As for the future, Robinson voices concern that the regulatory pendulum has swung too far and that reps will be burdened with bookkeeping and filing requirements that will make their difficult jobs even harder. “We need to have a work environment and a compensation scheme that will reward good people,” Robinson says.–James J. Green
Alfred West Jr.
If there’s one clear trend in the investment advisor business, it’s that advisors are looking to outsource everything from shredding services to money management while at the same time they feel the need to offer clients customized investing products and, increasingly, what you might call life planning services. That’s where SEI and its chairman and CEO, Alfred West, fits in. Co-founded in 1968 by West as a technology outsourcing partner to bank trust departments, SEI these days is a public company that serves some 8,500 advisors at more than 5,000 firms, providing a separate accounts platform and host of back-office and other outsourcing services. Its headquarters in suburban Philadelphia is unique: cavernous “barns” filled with modern art where employees (including West) congregate around desks that are wired to the ceiling to facilitate frequent rearranging. “Everything we’re doing is to foster creativity,” the 60-year-old West says, a mentality that helps SEI to serve advisors.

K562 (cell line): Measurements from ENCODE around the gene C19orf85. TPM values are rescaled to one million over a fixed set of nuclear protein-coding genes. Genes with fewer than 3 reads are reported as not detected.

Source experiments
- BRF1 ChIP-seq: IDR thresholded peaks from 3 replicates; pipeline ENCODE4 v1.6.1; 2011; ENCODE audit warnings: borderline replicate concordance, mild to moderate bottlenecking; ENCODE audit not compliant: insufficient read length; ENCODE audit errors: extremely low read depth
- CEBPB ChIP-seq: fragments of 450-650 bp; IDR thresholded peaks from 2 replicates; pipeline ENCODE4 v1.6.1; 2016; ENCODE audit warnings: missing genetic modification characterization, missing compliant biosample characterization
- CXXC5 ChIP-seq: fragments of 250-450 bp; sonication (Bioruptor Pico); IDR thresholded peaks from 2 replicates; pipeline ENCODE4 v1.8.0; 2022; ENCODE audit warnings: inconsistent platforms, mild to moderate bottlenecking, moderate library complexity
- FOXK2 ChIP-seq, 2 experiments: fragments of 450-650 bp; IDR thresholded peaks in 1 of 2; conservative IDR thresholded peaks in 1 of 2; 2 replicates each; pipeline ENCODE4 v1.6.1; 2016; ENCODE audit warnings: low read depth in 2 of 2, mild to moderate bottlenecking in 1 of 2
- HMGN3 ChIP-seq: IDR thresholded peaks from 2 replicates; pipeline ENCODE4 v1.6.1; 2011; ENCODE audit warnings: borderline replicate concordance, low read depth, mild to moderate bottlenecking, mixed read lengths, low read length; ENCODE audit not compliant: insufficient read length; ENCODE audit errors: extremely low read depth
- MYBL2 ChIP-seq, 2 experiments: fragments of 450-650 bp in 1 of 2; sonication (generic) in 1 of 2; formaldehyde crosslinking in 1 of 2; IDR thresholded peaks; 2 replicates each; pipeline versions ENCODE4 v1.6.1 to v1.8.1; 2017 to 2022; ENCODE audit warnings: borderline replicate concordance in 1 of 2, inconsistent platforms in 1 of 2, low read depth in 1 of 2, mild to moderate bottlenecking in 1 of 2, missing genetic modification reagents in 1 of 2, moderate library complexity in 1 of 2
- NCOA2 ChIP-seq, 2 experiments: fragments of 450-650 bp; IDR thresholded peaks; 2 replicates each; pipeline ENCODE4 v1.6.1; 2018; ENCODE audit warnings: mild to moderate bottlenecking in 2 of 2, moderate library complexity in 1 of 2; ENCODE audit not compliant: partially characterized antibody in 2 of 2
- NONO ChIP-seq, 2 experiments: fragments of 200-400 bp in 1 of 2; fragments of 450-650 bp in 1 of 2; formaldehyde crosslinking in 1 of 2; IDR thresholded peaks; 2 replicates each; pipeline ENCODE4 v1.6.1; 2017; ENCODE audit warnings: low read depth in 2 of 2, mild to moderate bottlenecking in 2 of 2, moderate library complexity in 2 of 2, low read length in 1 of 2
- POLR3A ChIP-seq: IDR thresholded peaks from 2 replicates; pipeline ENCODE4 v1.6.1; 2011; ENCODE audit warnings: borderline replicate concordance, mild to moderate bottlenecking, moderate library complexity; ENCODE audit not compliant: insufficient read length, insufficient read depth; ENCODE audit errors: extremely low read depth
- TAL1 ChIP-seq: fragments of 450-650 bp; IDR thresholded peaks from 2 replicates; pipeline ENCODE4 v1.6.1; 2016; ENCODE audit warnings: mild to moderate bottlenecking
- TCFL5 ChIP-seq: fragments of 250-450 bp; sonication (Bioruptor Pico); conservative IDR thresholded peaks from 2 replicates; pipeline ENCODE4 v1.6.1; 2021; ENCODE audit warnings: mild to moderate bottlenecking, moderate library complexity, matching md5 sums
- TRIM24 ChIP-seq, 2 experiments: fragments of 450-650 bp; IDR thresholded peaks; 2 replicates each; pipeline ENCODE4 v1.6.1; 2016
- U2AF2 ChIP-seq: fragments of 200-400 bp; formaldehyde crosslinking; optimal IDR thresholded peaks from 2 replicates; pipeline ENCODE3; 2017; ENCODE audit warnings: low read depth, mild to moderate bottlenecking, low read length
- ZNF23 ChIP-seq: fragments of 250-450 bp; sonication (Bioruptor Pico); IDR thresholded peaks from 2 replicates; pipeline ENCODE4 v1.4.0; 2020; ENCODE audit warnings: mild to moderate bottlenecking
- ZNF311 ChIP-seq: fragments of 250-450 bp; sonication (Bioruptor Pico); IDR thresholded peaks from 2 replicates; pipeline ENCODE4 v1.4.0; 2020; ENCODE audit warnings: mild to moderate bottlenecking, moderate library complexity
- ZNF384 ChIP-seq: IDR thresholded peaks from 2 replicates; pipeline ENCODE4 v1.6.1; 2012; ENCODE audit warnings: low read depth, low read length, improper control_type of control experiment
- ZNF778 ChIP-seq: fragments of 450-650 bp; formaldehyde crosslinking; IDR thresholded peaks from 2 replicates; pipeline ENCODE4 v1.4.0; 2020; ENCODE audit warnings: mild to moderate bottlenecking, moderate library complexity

What does the future hold? “Those advisors who want to provide everything” on their own to clients will have a harder time succeeding, he says, and “those who succeed will have to partner.”–James J. Green
What really pushes Mark Tibergien’s buttons these days is the way many advisors fail to make the best use of their time and talents. Tibergien, a principal of the Seattle-based accounting firm of Moss Adams, speaks from experience. A 30-year consulting veteran and the author of the FPA’s annual Financial Performance Study of Financial Advisory Practices, Tibergien, 51, stands out not only as an authority on the advisor business, but also as a ceaseless campaigner to make it better.
Tibergien (an Investment Advisor columnist) thinks too many advisors fail to leverage their practices properly in human terms. “So much of what an advisor does is dependent on himself or herself,” he says. As advisors grow their practices, many add support staff, but they continue to focus the business around themselves. “They need to become more effective, not more efficient.”
Tibergien is convinced that planning will remain an “unbelievably good business” for advisors looking to grow or merge with others. If Tibergien has it right, planning could turn out to be as lucrative as it is personally gratifying.–William Glasgall